The Night is Always Darkest Before the Dawn

Categories: Features

Psalm 130:6-7 “My soul looks for the Lord
more than sentinels for daybreak.
More than sentinels for daybreak,
let Israel hope in the Lord,
For with the Lord is mercy,
with him is plenteous redemption,”

When you can, reread the miracles of Jesus, especially in the synoptic Gospels (Matthew, Mark, and Luke). I am often struck by the sheer volume of miracles Jesus performed. In one chapter, Matthew 8 alone, Jesus heals a leper, the centurion’s servant, and Peter’s mother-in-law. Then He teaches, calms the storm on the sea, and casts out the demons from the Gerasene demoniacs. He did all of these things in a single chapter! And he also performed many more miracles in other places—the blind see, the lame walk, the deaf hear, and the dead rise.

Then came His crucifixion. The disciples saw the great prophet, their teacher, the Christ, condemned as a criminal and crucified on a cross. The man on whom they had pinned all their hopes, the man who performed great miracles, the man for whom people had laid down their cloaks while He entered Jerusalem, was executed as a common criminal. How crushed must the disciples have been! How dark their night must have seemed. So, too, can we feel that our own situation is dark.

People might have hoped beyond hope, believed beyond belief, that His death wasn’t lasting, that something would happen for the redemption of Israel and maybe the world. Then one day passed. And another. How did Jesus’ followers feel during that time? Was there any hope left in the miracle worker Jesus of Nazareth? They were tempted to despair. And how often do we do the same? It’s easy to give up hope, feeling purposelessness and defeat.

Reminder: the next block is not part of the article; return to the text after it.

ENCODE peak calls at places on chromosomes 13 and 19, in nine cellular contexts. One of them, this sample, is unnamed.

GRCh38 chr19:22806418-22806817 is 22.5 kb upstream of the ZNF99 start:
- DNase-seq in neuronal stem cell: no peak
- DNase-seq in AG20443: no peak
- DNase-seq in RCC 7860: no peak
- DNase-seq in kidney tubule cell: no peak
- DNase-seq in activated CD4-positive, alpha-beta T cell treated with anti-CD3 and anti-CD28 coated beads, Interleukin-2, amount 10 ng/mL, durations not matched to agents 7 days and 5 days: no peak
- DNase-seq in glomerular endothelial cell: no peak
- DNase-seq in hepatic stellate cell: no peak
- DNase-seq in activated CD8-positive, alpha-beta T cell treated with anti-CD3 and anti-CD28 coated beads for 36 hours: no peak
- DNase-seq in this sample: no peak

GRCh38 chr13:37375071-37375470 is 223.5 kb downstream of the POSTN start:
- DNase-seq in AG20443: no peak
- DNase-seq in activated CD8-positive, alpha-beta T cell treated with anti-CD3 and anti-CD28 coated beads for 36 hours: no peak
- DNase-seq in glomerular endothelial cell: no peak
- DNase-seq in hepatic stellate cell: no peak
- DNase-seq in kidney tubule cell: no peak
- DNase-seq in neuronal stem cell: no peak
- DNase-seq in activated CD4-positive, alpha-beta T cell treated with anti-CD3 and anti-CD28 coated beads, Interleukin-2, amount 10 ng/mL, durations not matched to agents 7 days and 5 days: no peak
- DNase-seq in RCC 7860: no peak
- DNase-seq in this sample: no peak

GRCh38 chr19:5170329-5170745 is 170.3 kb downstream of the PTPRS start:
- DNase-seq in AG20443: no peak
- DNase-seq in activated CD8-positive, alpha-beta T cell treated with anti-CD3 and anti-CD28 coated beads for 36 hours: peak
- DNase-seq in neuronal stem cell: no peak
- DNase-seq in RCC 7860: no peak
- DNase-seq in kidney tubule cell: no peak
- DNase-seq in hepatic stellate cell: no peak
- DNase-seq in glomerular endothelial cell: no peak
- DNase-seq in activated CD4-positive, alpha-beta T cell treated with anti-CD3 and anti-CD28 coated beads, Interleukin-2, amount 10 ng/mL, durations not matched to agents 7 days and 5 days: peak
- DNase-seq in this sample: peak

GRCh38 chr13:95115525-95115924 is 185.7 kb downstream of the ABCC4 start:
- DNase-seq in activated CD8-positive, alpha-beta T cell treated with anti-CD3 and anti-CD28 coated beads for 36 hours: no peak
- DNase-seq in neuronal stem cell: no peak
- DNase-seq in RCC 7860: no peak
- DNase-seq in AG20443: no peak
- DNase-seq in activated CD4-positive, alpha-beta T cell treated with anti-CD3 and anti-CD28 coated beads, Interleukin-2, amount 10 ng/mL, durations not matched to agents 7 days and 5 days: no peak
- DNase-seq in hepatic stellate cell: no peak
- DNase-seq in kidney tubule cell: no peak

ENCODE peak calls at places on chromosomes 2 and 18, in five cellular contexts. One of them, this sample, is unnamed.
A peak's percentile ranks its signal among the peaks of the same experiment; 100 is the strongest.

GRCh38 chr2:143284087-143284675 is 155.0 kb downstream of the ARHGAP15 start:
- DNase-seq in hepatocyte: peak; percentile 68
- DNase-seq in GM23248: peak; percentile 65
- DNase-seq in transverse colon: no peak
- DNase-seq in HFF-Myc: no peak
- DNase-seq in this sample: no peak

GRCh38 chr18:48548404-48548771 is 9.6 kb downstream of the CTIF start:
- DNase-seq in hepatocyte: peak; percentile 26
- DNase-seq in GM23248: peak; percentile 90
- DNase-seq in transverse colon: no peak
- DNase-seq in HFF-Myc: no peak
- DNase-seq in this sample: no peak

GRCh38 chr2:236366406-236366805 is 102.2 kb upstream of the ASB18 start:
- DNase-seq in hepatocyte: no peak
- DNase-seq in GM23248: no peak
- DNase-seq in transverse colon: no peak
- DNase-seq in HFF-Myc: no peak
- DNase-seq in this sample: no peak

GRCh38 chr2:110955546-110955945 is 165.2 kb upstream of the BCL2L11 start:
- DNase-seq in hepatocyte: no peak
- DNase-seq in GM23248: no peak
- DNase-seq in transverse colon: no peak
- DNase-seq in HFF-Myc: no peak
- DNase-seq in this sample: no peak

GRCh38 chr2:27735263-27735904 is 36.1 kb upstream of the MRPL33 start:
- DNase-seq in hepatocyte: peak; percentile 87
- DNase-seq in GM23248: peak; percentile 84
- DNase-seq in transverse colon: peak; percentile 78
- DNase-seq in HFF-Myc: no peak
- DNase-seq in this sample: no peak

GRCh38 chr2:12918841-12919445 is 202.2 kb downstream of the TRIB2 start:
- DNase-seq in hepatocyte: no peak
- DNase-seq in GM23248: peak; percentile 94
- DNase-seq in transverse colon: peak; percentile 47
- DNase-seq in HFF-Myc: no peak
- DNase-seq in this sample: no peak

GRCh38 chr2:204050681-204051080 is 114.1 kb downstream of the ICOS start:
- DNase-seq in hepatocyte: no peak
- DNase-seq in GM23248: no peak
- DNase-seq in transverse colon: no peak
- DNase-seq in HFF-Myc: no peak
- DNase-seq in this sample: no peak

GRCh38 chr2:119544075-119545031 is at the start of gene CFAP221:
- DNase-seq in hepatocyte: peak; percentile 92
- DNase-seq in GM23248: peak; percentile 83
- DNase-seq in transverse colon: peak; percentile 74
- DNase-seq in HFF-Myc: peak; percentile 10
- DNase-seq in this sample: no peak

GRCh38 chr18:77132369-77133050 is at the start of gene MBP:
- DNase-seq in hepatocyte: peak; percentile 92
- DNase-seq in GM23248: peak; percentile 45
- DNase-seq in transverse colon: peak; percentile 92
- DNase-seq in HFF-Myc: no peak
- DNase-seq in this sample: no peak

Until the third day.

Jesus is raised from the dead! Paul says in his sermon in the Areopagus, “[God] has provided confirmation for all by raising him from the dead” (Acts 17:31). This is our witness as Christians: that Christ rose again from the dead so that we might come to believe and know the love of God and the truth of the Resurrection.

The night is always darkest before the dawn. In the moment when all seemed over and truly lost, Jesus came back. His resurrection was like the first rays of the sun that peek over the horizon, signaling the end of the night and the beginning of a new day.

Amidst our struggles and this pandemic, we have to keep in mind that things may get darker and harder, but the dawn will come. Maybe not in three days or in three months, but we must have hope. Christ has conquered the last enemy: death. The Son will come, and we will be raised with Him. We wait, yearning and hoping for the new dawn, as sentinels wait for the dawn.

Br. David Woo, O.P. | Meet the Student Brothers in Formation HERE